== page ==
Oct 15, 2008

Vitamin B Doesn't Stop Alzheimer's

A new study indicates that Vitamin B supplements do not slow cognitive decline in patients with mild to moderate Alzheimer's disease. The study, High-Dose B Vitamin Supplementation and Cognitive Decline in Alzheimer Disease, is published in the October 15 issue of Journal of the American Medical Association (JAMA, subscription needed).
"The results of the study indicate that we were successful in lowering homocysteine levels, but this did not translate into cognitive or clinical benefits," said lead researcher Dr. Paul S. Aisen, a professor at the University of California, San Diego, Department of Neurosciences. "The disappointing conclusion is that high-dose B vitamin treatment is not helpful in Alzheimer's disease."



Taking vitamin B won't slow Alzheimer's: study


High-dose vitamin B supplements do not slow cognitive decline in people with mild to moderate Alzheimer's disease, according to results of an 18-month clinical trial published Wednesday in the Journal of the American Medical Association.

An amino acid called homocysteine is known to be involved in Alzheimer's disease and its metabolism is affected by B vitamins. Therefore, researchers theorized that B vitamin supplements, by reducing homocysteine levels, would slow cognitive decline in Alzheimer's patients.

"Prior studies using B vitamin supplementation to reduce homocysteine levels in patients with Alzheimer's weren't large enough, or of long enough duration to effectively assess their impact on cognitive decline," Dr. Paul S. Aisen of the University of California, San Diego, in La Jolla, noted in a written statement.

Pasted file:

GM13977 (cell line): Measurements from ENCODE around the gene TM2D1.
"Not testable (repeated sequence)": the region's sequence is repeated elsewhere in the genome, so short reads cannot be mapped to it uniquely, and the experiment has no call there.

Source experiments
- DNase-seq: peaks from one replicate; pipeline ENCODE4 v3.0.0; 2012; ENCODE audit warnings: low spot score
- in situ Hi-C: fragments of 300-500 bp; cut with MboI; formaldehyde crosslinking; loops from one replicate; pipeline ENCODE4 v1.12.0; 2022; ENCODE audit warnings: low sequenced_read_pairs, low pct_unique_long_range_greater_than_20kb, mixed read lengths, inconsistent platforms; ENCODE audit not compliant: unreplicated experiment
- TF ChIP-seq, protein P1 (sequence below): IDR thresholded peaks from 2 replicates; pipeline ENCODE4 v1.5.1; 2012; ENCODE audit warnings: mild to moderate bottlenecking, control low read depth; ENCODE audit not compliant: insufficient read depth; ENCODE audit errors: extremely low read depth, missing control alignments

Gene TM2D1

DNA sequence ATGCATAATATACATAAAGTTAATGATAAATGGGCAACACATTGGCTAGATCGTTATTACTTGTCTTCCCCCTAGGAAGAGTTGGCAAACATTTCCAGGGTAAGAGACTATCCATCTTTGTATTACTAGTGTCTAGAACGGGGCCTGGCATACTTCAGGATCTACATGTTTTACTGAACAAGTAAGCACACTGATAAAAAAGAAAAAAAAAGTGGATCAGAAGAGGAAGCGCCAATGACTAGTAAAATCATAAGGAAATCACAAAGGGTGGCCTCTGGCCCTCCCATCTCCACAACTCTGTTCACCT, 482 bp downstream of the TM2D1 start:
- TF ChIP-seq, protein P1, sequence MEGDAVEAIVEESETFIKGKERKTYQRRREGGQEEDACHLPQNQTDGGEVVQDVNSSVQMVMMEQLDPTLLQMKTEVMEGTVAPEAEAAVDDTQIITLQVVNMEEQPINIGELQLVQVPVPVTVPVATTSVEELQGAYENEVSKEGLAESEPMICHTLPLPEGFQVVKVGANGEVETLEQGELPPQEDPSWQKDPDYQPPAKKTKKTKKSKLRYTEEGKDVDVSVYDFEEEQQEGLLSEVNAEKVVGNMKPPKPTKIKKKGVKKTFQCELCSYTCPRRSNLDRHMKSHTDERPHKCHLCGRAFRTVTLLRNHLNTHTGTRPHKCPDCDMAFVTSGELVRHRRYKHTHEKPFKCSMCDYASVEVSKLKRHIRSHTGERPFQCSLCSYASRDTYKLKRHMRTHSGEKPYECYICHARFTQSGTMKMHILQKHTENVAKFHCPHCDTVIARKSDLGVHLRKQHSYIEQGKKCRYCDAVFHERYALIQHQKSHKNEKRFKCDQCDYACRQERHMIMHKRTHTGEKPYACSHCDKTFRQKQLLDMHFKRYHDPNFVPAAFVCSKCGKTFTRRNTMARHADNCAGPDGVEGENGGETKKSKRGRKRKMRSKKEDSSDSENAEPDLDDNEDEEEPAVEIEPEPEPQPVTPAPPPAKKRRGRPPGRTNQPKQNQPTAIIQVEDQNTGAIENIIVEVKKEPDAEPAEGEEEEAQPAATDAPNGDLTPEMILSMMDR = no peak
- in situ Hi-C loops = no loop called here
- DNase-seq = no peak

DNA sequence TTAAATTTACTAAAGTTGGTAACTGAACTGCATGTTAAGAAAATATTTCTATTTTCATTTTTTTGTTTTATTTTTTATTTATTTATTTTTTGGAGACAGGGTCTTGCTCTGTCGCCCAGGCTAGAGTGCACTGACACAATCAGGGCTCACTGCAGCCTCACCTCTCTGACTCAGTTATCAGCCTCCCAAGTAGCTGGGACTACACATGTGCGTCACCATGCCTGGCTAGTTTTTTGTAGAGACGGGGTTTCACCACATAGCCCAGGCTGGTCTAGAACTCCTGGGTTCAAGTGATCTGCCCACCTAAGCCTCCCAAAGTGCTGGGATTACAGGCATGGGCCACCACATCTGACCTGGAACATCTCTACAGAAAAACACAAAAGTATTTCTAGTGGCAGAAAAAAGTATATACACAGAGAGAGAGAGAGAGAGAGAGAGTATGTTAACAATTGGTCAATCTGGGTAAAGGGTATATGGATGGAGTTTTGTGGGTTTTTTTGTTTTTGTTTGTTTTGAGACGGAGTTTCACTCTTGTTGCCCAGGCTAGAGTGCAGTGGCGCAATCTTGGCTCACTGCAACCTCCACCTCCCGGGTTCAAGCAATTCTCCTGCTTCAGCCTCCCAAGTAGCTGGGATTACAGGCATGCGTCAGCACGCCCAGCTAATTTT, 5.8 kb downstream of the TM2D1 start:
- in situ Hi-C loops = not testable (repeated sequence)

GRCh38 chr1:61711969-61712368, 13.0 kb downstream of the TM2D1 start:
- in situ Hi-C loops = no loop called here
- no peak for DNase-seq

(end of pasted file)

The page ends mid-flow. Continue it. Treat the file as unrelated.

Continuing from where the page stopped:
The current study of 409 adults with probable Alzheimer's disease "showed no impact on cognition" of high-dose folic acid and vitamin B6 and B12 supplementation over the course of 18 months, although it resulted in lower levels of homocysteine, Aisen said.

There were no differences in cognitive abilities as measured via testing with the Alzheimer Disease Assessment Scale in people who got placebo and those who got vitamin B supplements. However, symptoms of depression were more common in the vitamin B supplement group.

"Our study does not support the treatment of individuals with mild to moderate Alzheimer's disease and normal vitamin levels with B vitamin supplements," Aisen and colleagues conclude.

SOURCE: Journal of the American Medical Association, October 15, 2008.

Also see this more recent updated research --

Can Vitamin B Slow the Onset or Development of Alzheimer's and Dementia?



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Bob DeMarco is the editor of the Alzheimer's Reading Room and an Alzheimer's caregiver. Bob has written more than 1,810 articles with more than 92,100 links on the Internet. Bob resides in Delray Beach, FL.


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